When Tammy White opened the Lower Columbia Veterinary Clinic in 2003, she was the only doctor in her practice.
Now, 14 years later, she has two additional doctors in her employ. She’s added an advanced veterinary dental practice. And now she has large new building. In January, the clinic moved from its previous location on 14th Avenue to 871 12th Ave. in Longview. White’s dental practice, Pacific Northwest Dentistry and Oral Surgery, operates within the clinic.
The new building signifies a big step for White, her employees and her clients. White designed the layout herself, with her own vision for her practice as a guide.
When clients walk in, they’re greeted by a crisp, clean waiting room. To the right side of a check-in desk is a hallway with the word “Cats” above it. To the left a similar hallway is designated for dogs.
“This is not the typical design, but it’s very efficient and it’s very pet friendly in the sense that we’ve got the cat side and the dog side,” White said during a tour of the building. “I’ve seen the difference in the cats and their comfort, being away from the dogs.”
White enlisted the help of her father, a licensed engineer and architect, in shaping the new building. He helped her remodel her old building back in 2009.
White said she’s thought about moving locations for about four years.
“We wanted to make sure financially the business can support it and make sure that it was the right thing to do,” White said.
In the previous building, there just wasn’t enough space for what she wanted to do. The staff lounge doubled as her office, and the whole building had only three exam rooms: one for cats and two for dogs. The laundry room, dog kennels and dental area also shared one small room, while the doctor’s offices shared space with laboratory equipment.
Now, White and her employees have the luxury of space, including eight exam rooms, a separate laundry room, separate kennel rooms for cats and dogs, and a full-sized staff room.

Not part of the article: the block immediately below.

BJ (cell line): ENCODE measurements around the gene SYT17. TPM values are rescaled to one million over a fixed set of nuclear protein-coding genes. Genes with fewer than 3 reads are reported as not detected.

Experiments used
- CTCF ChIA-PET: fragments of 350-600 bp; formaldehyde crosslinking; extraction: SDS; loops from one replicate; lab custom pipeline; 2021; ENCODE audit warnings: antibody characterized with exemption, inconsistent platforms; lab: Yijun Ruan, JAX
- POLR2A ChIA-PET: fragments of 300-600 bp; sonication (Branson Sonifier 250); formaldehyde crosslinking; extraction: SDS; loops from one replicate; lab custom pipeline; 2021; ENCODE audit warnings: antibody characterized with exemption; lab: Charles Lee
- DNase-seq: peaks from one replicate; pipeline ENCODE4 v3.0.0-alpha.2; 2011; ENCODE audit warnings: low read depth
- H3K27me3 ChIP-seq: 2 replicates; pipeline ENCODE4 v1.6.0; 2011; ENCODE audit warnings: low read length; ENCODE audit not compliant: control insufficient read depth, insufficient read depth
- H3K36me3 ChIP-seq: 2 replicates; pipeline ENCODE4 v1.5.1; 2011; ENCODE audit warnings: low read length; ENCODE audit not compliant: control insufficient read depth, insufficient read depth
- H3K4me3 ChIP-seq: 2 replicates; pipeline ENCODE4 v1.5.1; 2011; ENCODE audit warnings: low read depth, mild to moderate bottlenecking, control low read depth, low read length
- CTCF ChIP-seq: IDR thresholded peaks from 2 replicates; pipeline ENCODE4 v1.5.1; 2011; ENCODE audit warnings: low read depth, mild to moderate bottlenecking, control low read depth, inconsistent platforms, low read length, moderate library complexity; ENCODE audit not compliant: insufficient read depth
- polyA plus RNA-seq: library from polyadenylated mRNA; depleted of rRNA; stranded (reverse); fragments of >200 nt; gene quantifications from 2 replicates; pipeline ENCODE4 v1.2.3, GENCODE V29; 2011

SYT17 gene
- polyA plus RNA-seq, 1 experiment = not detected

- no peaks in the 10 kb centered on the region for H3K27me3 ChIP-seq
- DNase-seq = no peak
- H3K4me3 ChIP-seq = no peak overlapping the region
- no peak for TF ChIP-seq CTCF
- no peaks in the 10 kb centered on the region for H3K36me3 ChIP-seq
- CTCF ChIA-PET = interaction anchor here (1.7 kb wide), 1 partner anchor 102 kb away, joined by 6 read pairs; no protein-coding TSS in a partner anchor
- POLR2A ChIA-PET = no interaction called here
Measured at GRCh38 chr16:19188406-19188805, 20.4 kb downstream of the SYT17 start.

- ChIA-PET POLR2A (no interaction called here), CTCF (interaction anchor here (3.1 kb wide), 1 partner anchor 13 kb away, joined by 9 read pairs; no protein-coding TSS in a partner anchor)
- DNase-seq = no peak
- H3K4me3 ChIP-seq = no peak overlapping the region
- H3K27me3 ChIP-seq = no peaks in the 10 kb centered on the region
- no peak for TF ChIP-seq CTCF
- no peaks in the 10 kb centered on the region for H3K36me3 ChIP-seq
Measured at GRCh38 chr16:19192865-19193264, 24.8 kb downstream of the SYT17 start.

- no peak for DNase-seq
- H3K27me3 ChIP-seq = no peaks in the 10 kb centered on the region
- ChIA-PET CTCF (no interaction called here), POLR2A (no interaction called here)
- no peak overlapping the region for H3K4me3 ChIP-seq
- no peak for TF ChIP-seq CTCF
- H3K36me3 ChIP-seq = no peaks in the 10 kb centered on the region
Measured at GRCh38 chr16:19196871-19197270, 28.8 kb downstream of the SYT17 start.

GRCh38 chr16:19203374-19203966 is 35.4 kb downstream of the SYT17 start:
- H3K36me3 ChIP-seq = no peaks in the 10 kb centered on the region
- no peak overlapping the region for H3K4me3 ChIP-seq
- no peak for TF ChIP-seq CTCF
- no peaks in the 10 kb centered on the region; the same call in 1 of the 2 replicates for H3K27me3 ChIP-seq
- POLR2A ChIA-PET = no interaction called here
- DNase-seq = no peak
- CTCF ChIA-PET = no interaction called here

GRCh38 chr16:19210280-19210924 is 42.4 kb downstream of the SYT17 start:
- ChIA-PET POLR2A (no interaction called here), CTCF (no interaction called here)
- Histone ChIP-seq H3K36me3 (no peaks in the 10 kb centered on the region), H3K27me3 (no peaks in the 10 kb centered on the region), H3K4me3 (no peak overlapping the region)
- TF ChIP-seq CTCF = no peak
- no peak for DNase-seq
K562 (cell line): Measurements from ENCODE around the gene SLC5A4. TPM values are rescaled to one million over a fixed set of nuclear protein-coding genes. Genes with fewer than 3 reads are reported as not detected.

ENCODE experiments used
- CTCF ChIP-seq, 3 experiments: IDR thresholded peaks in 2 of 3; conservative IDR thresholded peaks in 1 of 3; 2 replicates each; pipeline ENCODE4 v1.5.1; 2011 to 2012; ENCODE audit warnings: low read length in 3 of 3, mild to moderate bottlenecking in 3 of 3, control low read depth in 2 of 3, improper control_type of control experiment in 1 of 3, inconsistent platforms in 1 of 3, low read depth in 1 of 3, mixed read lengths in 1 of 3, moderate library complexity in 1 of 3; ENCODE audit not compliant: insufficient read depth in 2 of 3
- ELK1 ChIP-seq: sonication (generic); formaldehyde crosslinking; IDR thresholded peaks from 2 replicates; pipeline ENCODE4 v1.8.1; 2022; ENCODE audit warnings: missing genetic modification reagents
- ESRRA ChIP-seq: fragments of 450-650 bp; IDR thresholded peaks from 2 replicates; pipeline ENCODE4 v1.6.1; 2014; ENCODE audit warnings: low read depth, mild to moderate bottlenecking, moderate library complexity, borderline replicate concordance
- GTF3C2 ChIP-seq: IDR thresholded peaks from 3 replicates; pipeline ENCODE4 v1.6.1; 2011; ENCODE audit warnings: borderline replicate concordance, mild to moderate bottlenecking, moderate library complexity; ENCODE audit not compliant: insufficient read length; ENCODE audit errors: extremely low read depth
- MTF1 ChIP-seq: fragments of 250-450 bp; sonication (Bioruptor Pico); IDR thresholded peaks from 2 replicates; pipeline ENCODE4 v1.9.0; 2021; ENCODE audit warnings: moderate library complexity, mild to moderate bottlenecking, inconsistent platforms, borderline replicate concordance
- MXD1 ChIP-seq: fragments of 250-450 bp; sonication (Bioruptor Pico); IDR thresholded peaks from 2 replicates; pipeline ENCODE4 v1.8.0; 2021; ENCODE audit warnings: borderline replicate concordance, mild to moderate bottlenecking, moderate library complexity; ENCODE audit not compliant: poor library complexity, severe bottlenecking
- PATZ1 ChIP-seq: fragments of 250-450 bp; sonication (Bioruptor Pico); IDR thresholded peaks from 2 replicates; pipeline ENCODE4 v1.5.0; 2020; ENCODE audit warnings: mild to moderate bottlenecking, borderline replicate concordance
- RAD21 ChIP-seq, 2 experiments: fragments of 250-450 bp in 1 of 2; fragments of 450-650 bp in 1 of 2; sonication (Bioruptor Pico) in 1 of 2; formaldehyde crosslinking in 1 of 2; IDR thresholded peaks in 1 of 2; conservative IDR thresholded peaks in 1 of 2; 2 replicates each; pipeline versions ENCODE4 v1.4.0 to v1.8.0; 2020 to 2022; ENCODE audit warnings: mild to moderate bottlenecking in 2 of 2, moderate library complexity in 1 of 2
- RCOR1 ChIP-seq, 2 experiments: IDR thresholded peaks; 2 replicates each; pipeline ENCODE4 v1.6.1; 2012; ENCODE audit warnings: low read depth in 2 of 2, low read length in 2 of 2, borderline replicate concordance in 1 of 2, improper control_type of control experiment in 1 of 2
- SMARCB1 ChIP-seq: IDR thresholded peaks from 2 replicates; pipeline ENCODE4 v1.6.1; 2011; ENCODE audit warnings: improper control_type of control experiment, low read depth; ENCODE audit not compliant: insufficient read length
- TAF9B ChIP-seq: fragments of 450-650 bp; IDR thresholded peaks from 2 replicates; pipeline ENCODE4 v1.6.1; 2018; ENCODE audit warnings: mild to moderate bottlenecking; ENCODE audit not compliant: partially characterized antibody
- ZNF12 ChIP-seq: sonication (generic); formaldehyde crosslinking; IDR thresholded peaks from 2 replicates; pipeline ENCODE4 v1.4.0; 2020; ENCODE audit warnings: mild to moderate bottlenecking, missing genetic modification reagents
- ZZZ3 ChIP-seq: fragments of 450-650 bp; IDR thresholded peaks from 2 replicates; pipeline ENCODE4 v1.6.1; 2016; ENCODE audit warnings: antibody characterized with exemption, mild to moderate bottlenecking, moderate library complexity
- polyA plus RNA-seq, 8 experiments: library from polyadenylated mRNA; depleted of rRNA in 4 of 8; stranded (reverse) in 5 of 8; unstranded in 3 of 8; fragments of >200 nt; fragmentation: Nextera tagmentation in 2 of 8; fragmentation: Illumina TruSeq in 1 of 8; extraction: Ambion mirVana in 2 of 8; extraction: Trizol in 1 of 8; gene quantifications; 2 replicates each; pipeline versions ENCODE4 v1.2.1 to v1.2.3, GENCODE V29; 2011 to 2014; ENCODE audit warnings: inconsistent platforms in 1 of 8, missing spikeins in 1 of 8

“I didn’t realize this, but it’s been fun to see (the staff) because as I’m eating and they’re eating, we can have a conversation about life instead of about work,” White said. “It’s been a neat aspect of that to hear the personal side of some of the employees.”
The dentistry room is another added bonus: it’s the largest room in the building and has room for up to five dental tables. Right now there are only two, but White hopes to add three more.
“I would like to eventually maybe do some teaching in here and not have to travel to teach,” said White, a member of the adjunct faculty of the Washington State University College of Veterinary Medicine in Pullman, where she travels two to three times a month.
The new dental room also allows her to work side by side with her associate, Dr. Janni Remsberg, who performs the office’s general dentistry. At the previous location, the space only allowed for one table, making scheduling dental procedures difficult.
White also hopes to get her second associate, Dr. Stacey Martzall up to speed on veterinary dentistry, “because it’s not something that is often taught in vet school,” White said. “I just started that six years ago, teaching dentistry at Washington State University. It was brand new.”
Eventually, White would like to expand her staff.
“My ideal situation for this would be three to four doctors” in addition to herself, White said, with each working 20 to 40 hours weekly.
“Things I think have changed where people have went from one extreme to the other: They really want a balanced life,” White said. “I want to create that for them, too, and have a safe and nice place for them to work.”
And of course, it’s also about the well being of both her two- and four-legged clients.
“I like to help people,” White said. “By helping the pet, I’m helping the person or educating them to make the best decision and having them enjoy a healthier pet.”